US market close: Market mostly down as Fed holds rates
By Joseph Toppe
21:26, 26 January 2022
Stocks were mixed late on Wednesday as the US Federal Reserve decided to keep the federal fund rate in place, while targeting 2% inflation and maximum employment.
The Dow Jones Industrial Average lost 129 points, or 0.38%, the S&P 500 went down 0.15%, while the Nasdaq Composite clung to a 0.02% gain.
Halfway through the session, the Dow was approximately 311 points higher, or 0.91%, the S&P was up around 1.39%, while the Nasdaq was up roughly 1.97%.
Fed: pandemic drives economy
A statement issued by the American central bank on Wednesday shows the federal government feels the ongoing Covid-19 pandemic will continue steering the global economy in 2022, while increased progress in vaccinations are predicted to relax supply chain constraints and support ongoing economic activity and employment, thus cooling the record US inflation.
In the post-meeting news conference, Federal Reserve chair Jerome Powell said: “Against a backdrop of elevated inflation and strong labour market, our policy has been adapting to the evolving economic environment, and it will continue to do so.”
Currently, “bottle-neck and supply constraints are limiting how quickly production can respond to higher demand,” he said. “These problems have been larger and longer lasting than anticipated, exacerbated by waves of the virus.”
According to the release, the committee will work to achieve maximum employment and inflation at the rate of 2% over the longer run.
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On Wednesday, the Federal Open Market Committee (FOMC) also decided to keep the target range for the federal funds rate at 0% to 0.25%.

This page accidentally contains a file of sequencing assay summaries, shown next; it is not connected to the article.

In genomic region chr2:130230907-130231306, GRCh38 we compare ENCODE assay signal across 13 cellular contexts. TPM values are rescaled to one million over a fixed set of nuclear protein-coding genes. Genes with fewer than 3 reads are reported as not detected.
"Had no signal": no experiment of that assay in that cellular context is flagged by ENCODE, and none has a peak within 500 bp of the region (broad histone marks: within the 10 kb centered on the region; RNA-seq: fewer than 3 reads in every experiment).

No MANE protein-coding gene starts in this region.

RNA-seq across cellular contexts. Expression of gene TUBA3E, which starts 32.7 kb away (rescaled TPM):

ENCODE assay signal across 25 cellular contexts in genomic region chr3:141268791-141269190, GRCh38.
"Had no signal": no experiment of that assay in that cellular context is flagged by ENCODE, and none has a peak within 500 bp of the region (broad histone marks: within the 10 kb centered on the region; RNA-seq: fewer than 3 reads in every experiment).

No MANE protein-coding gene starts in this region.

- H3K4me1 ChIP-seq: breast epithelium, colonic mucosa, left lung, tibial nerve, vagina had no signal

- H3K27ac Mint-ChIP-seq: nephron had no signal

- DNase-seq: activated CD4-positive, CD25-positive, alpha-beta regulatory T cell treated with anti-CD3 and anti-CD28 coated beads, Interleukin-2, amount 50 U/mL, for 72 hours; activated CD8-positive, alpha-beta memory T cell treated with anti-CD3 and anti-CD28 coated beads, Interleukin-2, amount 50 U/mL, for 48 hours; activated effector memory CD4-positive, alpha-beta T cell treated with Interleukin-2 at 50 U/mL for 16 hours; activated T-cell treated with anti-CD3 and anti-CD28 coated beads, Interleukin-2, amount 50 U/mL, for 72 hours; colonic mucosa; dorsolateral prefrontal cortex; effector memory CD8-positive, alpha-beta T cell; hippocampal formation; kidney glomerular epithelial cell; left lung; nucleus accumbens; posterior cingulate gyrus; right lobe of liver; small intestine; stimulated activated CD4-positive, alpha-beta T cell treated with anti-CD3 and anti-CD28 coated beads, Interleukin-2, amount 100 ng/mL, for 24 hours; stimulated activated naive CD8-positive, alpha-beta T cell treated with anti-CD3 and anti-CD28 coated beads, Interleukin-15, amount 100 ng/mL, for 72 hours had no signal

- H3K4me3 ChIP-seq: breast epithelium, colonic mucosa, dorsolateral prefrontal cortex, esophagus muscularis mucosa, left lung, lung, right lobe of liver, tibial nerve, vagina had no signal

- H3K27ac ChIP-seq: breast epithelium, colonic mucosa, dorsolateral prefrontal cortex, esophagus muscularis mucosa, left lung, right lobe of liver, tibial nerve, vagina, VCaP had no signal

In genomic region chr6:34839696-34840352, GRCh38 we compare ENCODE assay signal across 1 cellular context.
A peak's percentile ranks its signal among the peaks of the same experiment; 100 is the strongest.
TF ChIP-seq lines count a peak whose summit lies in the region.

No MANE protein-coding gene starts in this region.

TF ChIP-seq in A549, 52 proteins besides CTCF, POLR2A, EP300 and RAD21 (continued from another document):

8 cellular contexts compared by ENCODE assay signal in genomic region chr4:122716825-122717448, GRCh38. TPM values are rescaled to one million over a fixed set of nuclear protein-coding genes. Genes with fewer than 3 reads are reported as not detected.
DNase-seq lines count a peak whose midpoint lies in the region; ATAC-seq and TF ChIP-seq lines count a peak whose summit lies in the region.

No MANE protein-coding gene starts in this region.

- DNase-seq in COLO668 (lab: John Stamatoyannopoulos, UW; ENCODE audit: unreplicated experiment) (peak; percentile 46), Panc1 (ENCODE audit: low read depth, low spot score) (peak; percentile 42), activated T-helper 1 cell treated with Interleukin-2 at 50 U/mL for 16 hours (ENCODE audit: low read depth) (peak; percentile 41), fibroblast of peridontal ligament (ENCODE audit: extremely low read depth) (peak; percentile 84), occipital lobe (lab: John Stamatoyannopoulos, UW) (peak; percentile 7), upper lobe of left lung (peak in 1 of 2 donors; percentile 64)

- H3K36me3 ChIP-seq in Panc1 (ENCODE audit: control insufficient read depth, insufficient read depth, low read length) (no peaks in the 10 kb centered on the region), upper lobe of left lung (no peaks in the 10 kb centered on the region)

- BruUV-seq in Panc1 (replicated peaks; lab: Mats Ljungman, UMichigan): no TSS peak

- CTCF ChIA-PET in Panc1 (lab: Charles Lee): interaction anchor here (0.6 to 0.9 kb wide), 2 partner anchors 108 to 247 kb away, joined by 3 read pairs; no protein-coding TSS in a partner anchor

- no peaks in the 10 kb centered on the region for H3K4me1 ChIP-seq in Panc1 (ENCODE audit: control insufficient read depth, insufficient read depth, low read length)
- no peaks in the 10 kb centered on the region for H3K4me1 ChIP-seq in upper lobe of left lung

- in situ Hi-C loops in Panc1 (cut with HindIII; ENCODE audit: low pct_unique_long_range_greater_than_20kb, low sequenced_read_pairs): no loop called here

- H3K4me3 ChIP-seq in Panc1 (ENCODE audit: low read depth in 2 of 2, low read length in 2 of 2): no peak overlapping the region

With inflation well above 2% and a growing labour market, the FOMC thinks it will be appropriate to raise the target range for the federal funds rate soon, while maintaining a reduction on the monthly pace of net asset purchases and bringing them to an end in March.
Beginning in February, the committee will increase its holdings of Treasury securities by at least $20bn per month and by at least $10bn per month of agency mortgage-backed securities, according to the release.
In an interview with Capital.com, Joey Von Nessen, a research economist from the University of South Carolina, said today’s Fed announcement is “generally a positive sign for the US economy.”
“First, a willingness to raise interest rates signals a strong economic outlook from the Fed for 2022,” he said. “Second, it shows an increased priority towards combatting our persistently high inflation rate – which is appropriate given the strength of the labour market.”
Winners & losers: Tech buoys Nasdaq
As the Dow Jones and S&P slipped into red territory during afternoon trading, tech stocks held the Nasdaq higher as shares of Microsoft jumped 2.85% after the software company announced continued earnings growth and a strong cloud-services business.
In the other tech stocks, Nvidia improved 2.01%, Intel went up 1.35%, while shares of Texas Instruments surged 2.51% into the green following the company’s reported higher revenue.
With rising Omicron cases around the globe, vaccine maker Pfizer is up 0.89%, Moderna is back in winning territory at 1.59%, while Johnson & Johnson is 0.51% in the green.
Oil: Best since 2015
Oil futures are up on Wednesday as West Texas Intermediate crude for March delivery spiked $1.75, or 2%, to settle at $87.35 a barrel on the New York Mercantile Exchange.
In energy stock, shares of Hess are down 4.11%, while Exxon Mobil is down 1.00% and Chevron 0.075% higher.
Gold: Yellow metal slips
Gold futures went lower during trading, falling 1.95% to $1,816.90 an ounce, while March silver lost 0.4% to $23.807 an ounce.
March copper added 1.5% to $4.515 a pound, and April platinum went up 2% to $1,045.90 an ounce.
Forex: US dollar stands firm
On Wednesday, one US dollar equalled $0.89 of the euro, after falling to $0.88 on Monday, $114.29 of the Japanese yen and $0.74 of the Pound sterling.
The yield on the benchmark 10-year Treasury note slipped to 1.779% Wednesday from 1.784% Tuesday.
Read more: Microsoft's peppy guidance helps left tech stocks
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